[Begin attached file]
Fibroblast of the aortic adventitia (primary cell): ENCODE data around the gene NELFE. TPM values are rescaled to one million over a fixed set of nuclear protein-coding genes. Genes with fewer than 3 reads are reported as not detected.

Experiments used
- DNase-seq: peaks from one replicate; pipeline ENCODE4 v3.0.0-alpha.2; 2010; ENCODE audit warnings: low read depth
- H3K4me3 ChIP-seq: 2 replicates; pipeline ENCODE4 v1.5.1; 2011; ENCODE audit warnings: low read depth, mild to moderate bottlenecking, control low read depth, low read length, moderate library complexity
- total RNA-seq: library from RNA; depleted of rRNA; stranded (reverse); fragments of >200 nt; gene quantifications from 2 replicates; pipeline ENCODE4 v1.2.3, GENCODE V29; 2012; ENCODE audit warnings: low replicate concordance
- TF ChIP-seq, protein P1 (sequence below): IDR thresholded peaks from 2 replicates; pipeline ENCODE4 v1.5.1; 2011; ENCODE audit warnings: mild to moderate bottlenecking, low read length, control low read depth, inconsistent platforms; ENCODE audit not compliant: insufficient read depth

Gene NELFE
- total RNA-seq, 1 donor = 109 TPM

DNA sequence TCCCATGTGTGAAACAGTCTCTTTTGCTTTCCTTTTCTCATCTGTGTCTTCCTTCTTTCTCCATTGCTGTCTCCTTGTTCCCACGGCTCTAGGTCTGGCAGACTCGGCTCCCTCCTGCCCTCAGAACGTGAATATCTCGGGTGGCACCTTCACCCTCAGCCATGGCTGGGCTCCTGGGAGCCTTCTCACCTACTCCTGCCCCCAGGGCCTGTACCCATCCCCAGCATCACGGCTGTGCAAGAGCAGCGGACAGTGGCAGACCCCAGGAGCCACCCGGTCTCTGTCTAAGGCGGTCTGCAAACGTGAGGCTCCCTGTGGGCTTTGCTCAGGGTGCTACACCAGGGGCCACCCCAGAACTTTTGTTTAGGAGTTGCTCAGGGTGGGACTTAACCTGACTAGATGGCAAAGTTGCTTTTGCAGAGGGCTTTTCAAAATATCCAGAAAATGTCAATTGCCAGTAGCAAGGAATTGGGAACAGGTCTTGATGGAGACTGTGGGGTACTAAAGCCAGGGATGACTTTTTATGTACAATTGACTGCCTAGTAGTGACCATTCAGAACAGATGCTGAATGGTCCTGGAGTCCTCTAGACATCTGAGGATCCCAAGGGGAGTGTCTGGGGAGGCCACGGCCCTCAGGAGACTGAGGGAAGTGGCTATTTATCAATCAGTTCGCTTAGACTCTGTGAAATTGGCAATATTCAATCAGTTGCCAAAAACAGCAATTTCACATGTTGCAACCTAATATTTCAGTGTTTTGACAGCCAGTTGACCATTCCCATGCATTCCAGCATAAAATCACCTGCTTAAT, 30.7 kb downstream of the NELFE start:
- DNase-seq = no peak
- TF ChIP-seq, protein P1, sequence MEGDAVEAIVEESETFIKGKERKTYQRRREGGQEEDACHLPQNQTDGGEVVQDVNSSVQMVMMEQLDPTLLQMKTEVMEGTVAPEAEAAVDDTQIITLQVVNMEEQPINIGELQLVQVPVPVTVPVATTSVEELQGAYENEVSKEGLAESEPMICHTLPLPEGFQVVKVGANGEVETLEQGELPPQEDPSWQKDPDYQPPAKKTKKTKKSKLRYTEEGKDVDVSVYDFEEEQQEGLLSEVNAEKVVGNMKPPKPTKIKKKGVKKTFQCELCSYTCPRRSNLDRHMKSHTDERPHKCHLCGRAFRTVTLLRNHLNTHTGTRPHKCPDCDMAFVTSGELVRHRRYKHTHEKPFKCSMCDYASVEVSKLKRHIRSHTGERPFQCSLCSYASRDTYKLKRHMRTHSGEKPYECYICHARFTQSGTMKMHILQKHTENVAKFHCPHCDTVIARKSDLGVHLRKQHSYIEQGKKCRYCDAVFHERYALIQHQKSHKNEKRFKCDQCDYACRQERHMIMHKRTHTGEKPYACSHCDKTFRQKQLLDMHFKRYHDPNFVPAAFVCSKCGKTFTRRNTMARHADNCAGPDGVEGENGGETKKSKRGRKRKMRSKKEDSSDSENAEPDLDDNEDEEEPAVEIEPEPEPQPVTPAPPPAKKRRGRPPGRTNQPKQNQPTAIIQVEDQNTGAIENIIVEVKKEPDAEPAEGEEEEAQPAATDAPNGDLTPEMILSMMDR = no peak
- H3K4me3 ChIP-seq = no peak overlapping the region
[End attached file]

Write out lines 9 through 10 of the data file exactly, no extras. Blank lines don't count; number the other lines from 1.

DNA sequence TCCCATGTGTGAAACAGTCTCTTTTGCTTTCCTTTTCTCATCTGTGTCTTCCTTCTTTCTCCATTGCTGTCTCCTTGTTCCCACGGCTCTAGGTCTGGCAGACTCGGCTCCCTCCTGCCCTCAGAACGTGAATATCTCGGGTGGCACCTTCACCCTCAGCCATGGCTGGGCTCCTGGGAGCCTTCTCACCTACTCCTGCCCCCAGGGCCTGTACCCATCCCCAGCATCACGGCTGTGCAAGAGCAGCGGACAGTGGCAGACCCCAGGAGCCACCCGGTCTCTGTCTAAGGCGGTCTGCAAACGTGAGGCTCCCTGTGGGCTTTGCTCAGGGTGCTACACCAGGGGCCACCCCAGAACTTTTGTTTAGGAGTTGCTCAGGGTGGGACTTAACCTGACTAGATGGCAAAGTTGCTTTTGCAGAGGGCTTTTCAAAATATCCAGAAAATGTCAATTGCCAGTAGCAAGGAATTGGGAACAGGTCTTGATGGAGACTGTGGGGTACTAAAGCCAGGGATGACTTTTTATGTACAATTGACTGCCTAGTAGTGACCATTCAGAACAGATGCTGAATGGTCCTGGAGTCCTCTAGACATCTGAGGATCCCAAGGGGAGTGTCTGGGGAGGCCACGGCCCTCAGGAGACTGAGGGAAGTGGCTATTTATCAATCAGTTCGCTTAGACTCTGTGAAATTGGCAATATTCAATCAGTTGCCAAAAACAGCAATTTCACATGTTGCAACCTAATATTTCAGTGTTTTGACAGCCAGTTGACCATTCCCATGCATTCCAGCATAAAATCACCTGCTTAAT, 30.7 kb downstream of the NELFE start:
- DNase-seq = no peak